A new tool has been developed to assess the likelihood of an older adult who is discharged from hospital suffering from medication-related harm and predicts whether they need further NHS care.  

Recent studies have shown that more than a third of older patients experience medication-related harm following hospital discharge. Apart from causing harm to patients and significant distress to their families and carers, it is associated with at a significant cost to the NHS estimated at £396 million annually.

Researchers at Brighton and Sussex Medical School (BSMS), working in collaboration with King’s College London developed the new tool to provide practitioners with a patient’s absolute risk of medication-related harm following hospital discharge, and policy makers with a tool that identifies those that will consume healthcare resources as a consequence.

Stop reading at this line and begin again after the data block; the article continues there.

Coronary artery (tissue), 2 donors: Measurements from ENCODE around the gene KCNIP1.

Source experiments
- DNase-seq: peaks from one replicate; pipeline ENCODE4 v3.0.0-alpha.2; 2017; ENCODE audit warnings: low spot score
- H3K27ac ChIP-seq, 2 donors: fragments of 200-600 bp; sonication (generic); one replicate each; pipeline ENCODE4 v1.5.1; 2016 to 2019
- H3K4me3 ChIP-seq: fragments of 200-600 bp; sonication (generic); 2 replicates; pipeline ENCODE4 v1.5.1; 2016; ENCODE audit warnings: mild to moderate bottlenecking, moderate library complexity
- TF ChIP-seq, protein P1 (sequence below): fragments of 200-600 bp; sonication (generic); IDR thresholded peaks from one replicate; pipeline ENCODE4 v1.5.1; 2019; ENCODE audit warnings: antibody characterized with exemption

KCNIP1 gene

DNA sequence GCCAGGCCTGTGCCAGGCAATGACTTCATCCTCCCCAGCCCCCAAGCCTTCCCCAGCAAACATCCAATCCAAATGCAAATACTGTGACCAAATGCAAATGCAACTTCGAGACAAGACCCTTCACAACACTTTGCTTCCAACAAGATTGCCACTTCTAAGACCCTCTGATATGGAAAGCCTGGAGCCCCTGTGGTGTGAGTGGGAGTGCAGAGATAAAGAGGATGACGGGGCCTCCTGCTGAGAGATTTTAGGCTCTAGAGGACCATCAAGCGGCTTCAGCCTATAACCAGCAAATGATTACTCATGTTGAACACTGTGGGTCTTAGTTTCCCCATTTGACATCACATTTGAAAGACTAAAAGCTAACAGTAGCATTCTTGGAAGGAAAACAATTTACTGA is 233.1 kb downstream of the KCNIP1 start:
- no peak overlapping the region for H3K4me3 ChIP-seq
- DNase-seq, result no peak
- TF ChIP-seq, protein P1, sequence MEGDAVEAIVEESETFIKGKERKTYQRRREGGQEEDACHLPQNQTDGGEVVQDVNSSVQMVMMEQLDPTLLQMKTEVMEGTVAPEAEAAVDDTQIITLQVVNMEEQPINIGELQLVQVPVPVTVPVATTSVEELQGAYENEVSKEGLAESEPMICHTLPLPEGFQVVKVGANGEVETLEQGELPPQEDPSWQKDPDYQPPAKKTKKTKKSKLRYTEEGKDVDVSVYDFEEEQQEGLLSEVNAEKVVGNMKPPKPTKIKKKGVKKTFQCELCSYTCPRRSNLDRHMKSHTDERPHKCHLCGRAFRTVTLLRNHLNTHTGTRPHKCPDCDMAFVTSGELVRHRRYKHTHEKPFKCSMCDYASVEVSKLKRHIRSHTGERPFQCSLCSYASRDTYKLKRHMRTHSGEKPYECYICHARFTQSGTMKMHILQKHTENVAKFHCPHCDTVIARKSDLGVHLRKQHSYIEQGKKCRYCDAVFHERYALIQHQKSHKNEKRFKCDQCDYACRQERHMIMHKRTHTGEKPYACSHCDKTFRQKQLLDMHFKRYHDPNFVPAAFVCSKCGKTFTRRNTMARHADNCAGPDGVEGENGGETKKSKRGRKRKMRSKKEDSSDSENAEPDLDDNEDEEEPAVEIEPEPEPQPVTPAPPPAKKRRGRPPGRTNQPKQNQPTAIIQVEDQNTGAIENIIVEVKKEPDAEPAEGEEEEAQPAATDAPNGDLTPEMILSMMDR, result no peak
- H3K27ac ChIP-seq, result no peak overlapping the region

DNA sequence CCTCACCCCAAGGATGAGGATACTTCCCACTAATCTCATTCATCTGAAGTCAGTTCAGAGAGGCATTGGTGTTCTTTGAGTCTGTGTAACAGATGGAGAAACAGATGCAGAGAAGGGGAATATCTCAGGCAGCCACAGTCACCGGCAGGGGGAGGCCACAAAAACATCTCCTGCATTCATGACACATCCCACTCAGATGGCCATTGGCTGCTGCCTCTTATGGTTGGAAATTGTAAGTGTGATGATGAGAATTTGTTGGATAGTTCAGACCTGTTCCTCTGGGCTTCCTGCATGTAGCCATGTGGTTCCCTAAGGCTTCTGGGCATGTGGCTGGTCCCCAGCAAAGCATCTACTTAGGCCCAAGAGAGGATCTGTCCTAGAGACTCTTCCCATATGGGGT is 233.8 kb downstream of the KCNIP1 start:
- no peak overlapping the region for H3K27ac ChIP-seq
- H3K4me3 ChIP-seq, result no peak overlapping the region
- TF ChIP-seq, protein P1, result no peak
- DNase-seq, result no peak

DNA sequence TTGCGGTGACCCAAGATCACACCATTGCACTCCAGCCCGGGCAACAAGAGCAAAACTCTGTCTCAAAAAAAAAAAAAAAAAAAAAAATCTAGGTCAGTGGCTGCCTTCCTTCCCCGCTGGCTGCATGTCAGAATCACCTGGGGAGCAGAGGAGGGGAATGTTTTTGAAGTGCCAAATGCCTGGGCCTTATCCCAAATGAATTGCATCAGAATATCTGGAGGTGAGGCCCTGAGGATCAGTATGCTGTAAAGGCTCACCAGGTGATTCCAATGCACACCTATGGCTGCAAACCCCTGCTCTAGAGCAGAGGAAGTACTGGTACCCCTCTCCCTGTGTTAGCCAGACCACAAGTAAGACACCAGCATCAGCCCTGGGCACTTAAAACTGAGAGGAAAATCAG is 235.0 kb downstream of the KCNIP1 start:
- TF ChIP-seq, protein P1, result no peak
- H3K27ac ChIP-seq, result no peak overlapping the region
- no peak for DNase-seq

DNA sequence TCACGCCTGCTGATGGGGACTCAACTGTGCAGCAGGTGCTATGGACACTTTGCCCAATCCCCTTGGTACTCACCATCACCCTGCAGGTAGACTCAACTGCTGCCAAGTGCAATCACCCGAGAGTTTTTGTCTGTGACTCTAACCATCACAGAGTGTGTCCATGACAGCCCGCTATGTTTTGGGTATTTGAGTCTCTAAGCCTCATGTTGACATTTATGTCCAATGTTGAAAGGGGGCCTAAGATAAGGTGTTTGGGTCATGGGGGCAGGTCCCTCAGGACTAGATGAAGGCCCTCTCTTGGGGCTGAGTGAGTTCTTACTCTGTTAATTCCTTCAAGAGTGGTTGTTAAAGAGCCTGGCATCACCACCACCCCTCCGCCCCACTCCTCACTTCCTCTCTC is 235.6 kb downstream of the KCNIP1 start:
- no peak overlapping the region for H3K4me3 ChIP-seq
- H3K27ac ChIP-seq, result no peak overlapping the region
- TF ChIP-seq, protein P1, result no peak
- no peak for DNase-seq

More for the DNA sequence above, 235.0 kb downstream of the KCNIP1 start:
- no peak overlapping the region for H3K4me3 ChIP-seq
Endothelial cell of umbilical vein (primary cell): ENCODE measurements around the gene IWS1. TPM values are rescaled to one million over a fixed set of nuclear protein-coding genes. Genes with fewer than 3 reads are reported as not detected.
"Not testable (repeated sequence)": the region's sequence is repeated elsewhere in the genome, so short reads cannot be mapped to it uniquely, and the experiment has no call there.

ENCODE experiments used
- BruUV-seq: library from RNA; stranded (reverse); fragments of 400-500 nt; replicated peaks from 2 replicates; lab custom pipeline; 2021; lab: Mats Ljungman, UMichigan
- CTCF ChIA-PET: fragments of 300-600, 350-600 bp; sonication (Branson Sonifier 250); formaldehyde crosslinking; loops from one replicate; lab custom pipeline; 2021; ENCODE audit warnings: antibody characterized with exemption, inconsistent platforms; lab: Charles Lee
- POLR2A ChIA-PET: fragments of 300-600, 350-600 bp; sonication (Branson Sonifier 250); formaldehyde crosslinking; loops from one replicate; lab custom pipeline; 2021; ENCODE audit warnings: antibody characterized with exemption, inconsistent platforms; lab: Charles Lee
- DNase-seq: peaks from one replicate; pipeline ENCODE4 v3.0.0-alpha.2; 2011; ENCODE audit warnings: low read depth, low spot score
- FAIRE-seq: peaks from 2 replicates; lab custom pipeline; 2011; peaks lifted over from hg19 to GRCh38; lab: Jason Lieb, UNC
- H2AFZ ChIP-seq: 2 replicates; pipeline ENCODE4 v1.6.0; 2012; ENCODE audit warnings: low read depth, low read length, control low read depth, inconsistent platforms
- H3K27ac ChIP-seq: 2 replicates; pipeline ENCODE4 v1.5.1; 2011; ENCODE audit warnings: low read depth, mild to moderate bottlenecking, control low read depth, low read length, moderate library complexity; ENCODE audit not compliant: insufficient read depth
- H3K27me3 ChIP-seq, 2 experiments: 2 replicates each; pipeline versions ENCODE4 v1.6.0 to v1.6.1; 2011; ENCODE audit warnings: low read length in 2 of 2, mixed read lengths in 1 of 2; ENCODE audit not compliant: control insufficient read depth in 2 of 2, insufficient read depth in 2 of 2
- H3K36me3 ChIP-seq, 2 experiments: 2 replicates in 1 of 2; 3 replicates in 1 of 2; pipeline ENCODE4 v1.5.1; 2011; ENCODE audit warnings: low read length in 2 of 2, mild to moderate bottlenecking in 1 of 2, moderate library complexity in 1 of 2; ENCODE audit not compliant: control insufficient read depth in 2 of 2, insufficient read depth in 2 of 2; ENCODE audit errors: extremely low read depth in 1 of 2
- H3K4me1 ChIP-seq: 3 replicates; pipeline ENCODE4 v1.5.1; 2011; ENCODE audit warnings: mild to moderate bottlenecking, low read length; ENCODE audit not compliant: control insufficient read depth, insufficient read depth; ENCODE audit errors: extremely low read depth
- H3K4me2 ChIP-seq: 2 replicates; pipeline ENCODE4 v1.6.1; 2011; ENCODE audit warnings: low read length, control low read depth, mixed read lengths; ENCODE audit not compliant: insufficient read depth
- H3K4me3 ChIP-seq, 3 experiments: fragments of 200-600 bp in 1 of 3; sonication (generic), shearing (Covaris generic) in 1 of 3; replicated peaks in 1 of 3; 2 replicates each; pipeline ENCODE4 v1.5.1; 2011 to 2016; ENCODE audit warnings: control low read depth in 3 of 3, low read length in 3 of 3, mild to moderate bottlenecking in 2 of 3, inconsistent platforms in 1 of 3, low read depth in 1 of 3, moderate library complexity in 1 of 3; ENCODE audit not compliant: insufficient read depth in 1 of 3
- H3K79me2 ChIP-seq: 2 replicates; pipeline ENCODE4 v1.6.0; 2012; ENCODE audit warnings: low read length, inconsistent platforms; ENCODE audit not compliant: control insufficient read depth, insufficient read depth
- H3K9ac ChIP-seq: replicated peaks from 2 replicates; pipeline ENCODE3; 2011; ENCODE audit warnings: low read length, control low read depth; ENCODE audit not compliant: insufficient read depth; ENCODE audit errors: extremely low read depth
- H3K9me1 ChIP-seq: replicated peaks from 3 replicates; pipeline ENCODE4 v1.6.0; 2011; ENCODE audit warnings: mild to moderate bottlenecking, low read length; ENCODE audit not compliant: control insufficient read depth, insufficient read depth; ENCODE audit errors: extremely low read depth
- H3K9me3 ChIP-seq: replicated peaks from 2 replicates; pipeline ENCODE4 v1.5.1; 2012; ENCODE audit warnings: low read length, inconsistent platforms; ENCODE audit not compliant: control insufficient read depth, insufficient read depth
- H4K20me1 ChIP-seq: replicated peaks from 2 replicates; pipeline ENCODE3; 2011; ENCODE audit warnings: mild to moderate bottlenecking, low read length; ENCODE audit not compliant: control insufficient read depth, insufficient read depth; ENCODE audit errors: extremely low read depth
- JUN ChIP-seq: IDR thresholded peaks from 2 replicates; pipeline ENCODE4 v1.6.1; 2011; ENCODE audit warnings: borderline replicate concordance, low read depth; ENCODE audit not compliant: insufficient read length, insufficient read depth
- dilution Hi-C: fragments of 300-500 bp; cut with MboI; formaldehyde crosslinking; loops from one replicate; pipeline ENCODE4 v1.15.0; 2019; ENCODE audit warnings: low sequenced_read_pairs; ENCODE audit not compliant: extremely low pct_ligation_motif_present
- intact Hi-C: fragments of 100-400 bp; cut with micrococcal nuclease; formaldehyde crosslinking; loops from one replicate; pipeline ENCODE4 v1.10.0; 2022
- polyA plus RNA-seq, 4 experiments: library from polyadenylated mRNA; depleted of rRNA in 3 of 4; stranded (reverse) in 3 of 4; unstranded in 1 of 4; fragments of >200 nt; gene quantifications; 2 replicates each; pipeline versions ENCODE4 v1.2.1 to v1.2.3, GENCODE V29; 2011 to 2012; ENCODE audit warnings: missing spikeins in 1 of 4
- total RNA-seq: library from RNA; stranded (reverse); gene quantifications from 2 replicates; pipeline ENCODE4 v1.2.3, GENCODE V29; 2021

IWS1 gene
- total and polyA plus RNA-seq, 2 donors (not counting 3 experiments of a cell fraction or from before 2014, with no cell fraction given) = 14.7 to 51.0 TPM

The PRIME tool includes eight routinely collected pieces of information relating to patients: age, gender, number of medicines taken, taking antiplatelet and diabetes medications, sodium level, previous adverse drug reaction, and living alone. Including these eight determinants in a mathematical formula/tool provided predictive information on whether an individual patient is likely to suffer medication-related harm in the eight weeks period after leaving hospital.

Professor Chakravarthi Rajkumar, Chair of Geriatrics and Stroke Medicine at BSMS, and academic lead of the study said: “In our ageing population, the use of multiple medications is common. All too often patients can suffer harm from their medicines, rather than benefit from them. By identifying those most at risk of MRH, the PRIME tool can help general practitioners, pharmacists and allied health professionals to implement interventions to help minimise the risk of such harm.”

The study involved more than 1,200 patients from five hospitals in the south of England. Of these, approximately one in six patients suffered medication-related harm from adverse drug reactions.